The differential diagnosis of a unilaterally swollen lower limb is broad. It is important to reach a positive diagnosis so that appropriate treatment is offered—particularly where the integrity of the limb is threatened by delay in treatment. Deep vein thrombosis, ankle sprain, cellulitis or simple fracture are all possible diagnoses, but the finding of metatarsal fractures is key in ensuring that an acute (Charcot) neuroarthropathic joint is considered.

Jean-Marie Charcot described the neuroarthropathic joint in syphilis in 1883. In 1936, Jordan described similar changes as a 'neuritic manifestation [of] diabetes mellitus'. The (Charcot) neuroarthropathic joint of diabetes is now recognized as a potentially devastating late complication that affects 1 in 700 patients, though this is probably an underestimate.

The pathophysiology of neuroarthropathy is imperfectly understood but involves synergistic abnormalities of both the joints and vascular supply of the limb.

• Sensorimotor neuropathy in the affected limb is universal. Proprioceptive loss puts abnormal stresses through joints made lax by motor neuropathy. Inappropriate signalling of pain means that chronic low-grade trauma is under-recognized.

• Glycation of connective tissues may reduce flexibility of the foot and also induce abnormal stresses through small joints.

• Autonomic neuropathy causes abnormal shunting of blood resulting in osteopaenia, bounding foot pulses and inadequate resolution of chronic minor trauma.

• These factors increase the risk of low-trauma fracture and impair normal healing. The consequences of a minor fracture can then be potentially devastating: instability, further fracture, subluxation/dislocation of the tarsus/ankle, permanent deformity, plantar ulceration, infection and amputation are all recognized.

A long history of diabetes (usually >15 years) and profound peripheral neuropathy are universal, though pain is often a feature of acute neuroarthropathy. In a non-ulcerated foot, the diagnosis is frequently missed on first presentation and late diagnosis can be responsible for permanent disability. A high index of suspicion is needed. Plain X-ray may demonstrate only minimal changes of osteopaenia or loss of joint space. Vascular calcification is a frequent finding, but is not specific to neuroarthropathy. A stress fracture may be invisible on plain X-ray and a careful history, supported by bone scintigraphy or magnetic resonance imaging (MRI), may be needed. Resorption of phalanges, subluxation/ dislocation, bone fragmentation and sclerosis are characteristic late changes of neuro-arthropathy, but can be indistinguishable from changes associated with osteomyelitis. If there is ulceration/infection, then bone scintigraphy and MRI are often unhelpful in differentiating between neuroarthropathy and osteomyelitis. In this case it is pragmatic to treat both—though using a bisphosphonate would be unusual.

There are three potential treatments for the non-infected, acutely neuroarthropathic foot: offloading, bisphosphonates and surgery (Figure 44.1).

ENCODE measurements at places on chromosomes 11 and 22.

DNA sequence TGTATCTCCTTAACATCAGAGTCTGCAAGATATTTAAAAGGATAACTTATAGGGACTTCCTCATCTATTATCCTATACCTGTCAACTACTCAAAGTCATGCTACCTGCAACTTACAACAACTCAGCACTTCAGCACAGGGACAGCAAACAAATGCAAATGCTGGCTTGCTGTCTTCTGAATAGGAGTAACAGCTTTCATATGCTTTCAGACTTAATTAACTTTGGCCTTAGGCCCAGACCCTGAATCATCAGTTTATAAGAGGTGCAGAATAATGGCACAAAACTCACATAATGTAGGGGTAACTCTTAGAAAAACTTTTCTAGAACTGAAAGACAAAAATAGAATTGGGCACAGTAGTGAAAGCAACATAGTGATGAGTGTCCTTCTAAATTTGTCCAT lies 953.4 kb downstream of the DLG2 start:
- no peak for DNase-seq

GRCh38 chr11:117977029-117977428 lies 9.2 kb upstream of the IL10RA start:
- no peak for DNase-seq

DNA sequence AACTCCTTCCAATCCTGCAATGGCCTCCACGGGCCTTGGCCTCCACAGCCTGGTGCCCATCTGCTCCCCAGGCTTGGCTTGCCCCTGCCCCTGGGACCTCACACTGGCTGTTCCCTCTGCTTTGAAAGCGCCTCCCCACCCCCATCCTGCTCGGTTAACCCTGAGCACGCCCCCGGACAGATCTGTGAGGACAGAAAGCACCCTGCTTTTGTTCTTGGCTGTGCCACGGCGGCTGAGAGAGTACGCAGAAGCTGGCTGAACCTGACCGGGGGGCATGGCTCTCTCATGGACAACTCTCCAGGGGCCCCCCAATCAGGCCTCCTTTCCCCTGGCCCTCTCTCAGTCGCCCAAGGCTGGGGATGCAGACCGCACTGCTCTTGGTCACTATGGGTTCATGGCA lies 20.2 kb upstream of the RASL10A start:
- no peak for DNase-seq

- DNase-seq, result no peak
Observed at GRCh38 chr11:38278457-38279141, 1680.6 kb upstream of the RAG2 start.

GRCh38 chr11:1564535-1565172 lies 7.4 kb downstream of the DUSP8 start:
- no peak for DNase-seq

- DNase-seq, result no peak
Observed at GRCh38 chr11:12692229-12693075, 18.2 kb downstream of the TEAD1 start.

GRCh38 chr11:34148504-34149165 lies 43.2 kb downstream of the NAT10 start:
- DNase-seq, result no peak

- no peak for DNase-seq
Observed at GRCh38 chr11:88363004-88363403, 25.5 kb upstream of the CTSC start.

If acute neuroarthropathy is suspected, the limb should be promptly offloaded and immobilized. This will usually require a removable, non-weight-bearing cast with crutches/ wheelchair for mobility. This limits further disruption of the architecture of the foot and allows healing to commence. This is the mainstay of treatment and may require immobilization for many weeks or months until there is radiological evidence of stabilization and repair and the foot is cool.

Once the initial episode has resolved, considerable care should be taken to find appropriate footwear. Residual deformity should be accommodated in bespoke orthotic footwear. Where there is no or minimal residual deformity, precautions should be taken to protect the neuropathic foot from future trauma.


The objective, clinical evidence of benefit from bisphosphonates is modest. One prospective, randomized study of 39 patients has been published.1 This studied the effects of 90 mg pamidronate or placebo on clinical and biochemical measures of activity in a 'hot' neuroarthropathic foot. Symptom score, foot temperature and markers of bone turnover were lower in the foot treated with pamidronate during the initial weeks of treatment, though longer-term outcomes were not different between the two groups. Bisphosphonates are now used as adjunctive treatment. Oral bisphosphonates are likely to take the place of intravenous bisphosphonates.


There are many small studies of primary surgical treatment—particularly where the ankle is involved or there has been substantial subluxation/dislocation at the talo-navicular joint or of the whole tarso-metatarsal complex (the Lisfranc dislocation). Surgery should generally be avoided in the acute phase, unless late presentation means that limb salvage cannot be achieved in any other way.2 Surgery also has a role in selected patients following resolution of the acute episode. Collapse of the arch can cause deformities such as a 'rocker-bottom' foot or medial bony protuberance, which may cause skin ulceration due to abnormal pressure loading. Surgical intervention to realign the affected joint can be helpful, but usually only if there is no associated infection.

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